Chibok Girls’ Film “Waiting For Hassana” Premieres On US
A film dedicated to telling the story of the kidnapped Chibok schoolgirls, “Waiting for Hassana”, will be premiered in the U.S. on Friday.
This is contained in a statement by Adam Segal, a representative of The 2050 Group – Publicity, obtained by the Correspondent of the News Agency of Nigeria (NAN).
The short documentary, the first Nigerian production ever selected to debut at the prestigious Sundance International Film Festival, focuses on the Chibok girls.
“WAITING FOR HASSANA is a powerful short documentary directed by Ifunanya ‘Funa’ Maduka and produced by Uzodinma Iweala and Ifunanya Maduka.
“It will premiere at the Sundance International Film Festival on Jan. 20, 2017.
“The short documentary, WAITING FOR HASSANA, tells the story of the Chibok abductions from a single perspective — a voice of one of the fifty-seven escapees.
“The film was shot over the course of 2016 in Nigeria by acclaimed Nigerian cinematographer, Victor Okhai.
“Nnamdi Asomugha, a Nigerian-American and former NFL cornerback turned producer, is the primary backer and executive producer on the project.
“Gallerist, Edward Tyler Nahem, and philanthropists, Ann and Andrew Tisch, are also executive producers,” the statement said.
With 46,660 attendees in 2016, Sundance is the largest independent film festival in the U.S.
Held in January in Park City, Salt Lake City, and Ogden, as well as at the Sundance Resort, the festival is a showcase for new work from American and international independent filmmakers.
The statement quoted Maduka as saying: “This contained and intimate film introduces a new point of entry into the Chibok kidnappings.
“We know the global story, now we hear the personal one. As the director, my aim was to visually and sonically plunge audiences into the psychological and emotional landscape of our subject.
`My hope is that audiences will leave feeling inextricably linked to her life and her story – that it will become as much their story as it is hers.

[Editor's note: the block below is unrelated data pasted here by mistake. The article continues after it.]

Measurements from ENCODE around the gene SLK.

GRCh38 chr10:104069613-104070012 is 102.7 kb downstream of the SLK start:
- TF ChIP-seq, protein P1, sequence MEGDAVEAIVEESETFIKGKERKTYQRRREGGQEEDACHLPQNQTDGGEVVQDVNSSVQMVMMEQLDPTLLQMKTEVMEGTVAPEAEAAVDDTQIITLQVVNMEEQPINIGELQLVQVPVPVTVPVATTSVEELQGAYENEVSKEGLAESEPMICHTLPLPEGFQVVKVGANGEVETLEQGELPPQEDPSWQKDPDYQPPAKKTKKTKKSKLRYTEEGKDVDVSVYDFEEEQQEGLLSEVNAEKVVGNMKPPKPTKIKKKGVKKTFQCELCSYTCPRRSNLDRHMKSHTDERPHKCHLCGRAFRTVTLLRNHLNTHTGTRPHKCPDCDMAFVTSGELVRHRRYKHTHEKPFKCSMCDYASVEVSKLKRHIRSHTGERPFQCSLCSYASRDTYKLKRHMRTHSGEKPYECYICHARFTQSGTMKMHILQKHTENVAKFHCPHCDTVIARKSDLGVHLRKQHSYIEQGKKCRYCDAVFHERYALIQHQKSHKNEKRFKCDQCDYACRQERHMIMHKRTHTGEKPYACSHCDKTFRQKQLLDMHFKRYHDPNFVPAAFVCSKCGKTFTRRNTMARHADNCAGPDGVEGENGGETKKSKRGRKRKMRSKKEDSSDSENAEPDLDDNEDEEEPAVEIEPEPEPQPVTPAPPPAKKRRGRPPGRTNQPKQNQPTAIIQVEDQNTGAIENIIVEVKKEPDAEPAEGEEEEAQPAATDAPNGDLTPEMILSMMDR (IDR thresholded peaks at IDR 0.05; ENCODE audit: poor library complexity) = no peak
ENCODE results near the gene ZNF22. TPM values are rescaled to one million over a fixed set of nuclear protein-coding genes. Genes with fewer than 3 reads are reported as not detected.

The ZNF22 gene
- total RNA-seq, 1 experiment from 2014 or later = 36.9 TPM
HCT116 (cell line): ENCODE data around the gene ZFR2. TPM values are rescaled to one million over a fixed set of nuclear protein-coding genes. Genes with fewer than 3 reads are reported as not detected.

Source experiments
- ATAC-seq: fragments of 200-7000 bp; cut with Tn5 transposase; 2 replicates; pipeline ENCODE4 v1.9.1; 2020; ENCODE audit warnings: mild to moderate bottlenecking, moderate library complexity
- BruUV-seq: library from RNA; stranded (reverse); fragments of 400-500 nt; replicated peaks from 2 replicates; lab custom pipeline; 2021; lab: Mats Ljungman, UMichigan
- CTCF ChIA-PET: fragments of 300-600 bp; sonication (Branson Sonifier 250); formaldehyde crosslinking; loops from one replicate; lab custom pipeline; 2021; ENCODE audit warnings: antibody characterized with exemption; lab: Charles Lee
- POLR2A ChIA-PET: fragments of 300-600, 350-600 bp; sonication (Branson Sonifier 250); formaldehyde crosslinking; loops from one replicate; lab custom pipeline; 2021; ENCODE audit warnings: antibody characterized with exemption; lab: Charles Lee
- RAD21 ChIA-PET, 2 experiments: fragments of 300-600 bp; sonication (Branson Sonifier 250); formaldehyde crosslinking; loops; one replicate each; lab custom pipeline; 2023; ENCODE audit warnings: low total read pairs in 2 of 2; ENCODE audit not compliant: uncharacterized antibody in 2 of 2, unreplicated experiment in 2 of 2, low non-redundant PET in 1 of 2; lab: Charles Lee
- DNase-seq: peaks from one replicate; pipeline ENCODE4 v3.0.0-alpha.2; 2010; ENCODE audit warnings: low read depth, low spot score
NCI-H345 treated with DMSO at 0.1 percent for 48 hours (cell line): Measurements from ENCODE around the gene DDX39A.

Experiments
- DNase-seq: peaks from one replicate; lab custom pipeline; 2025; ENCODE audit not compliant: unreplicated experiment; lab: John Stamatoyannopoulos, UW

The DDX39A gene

“That radical intimacy is, to me, the basic and necessary function of art. It was also important to me that a Nigerian told this story, and I am proud that our crew reflects that drive.”
It also quoted Iweala as saying: “Within every tragedy there are incredible stories of resilience.
“When my mother came to me and said that people need to hear about the strength of these young women who have suffered the worst and yet still have so much to offer the world, I said I would help to get that story out there.
“WAITING FOR HASSANA is the result of a team of Nigerians dedicated to telling our own stories to ourselves and the world.”
It explained that WAITING FOR HASSANA is a film that seeks to reframe the narrative about the Chibok abductions by emphasising the strength and perseverance of an interrupted friendship that is both a source of profound pain and intense motivation to pursue a better life through education.
It said Maduka is a Nigerian American filmmaker and professional cinephile, with a penchant for world cinema.
Previously, she worked on the feature “Half of a Yellow Sun’’, and the documentary, “Building a Dream’’, it said.
The latter covered the Oprah Winfrey Leadership Academy for Girls, where she was a founding member and served as the Academy’s first dean of students, it said.
“Funa holds degrees from Cornell University and Harvard University, and waiting for Hassana is her directorial debut.”
The statement also said Iweala is an award-winning writer, filmmaker, and a medical doctor.
His first novel, “Beasts of No Nation’’, was released in 2005 to critical acclaim, and won numerous awards, it said.
Beasts of No Nation was translated into 14 languages and selected as a New York Times Notable Book, and it was adapted into the Netflix Film by the same name.
He is also the Editor-in-Chief and CEO of Ventures Africa, a Lagos-based news platform covering police, business, and culture in Nigeria, Africa, and the world.
Iweala is a graduate of Harvard College, Columbia University’s College of Physicians and Surgeons, and a fellow at the Radcliffe Institute at Harvard University.
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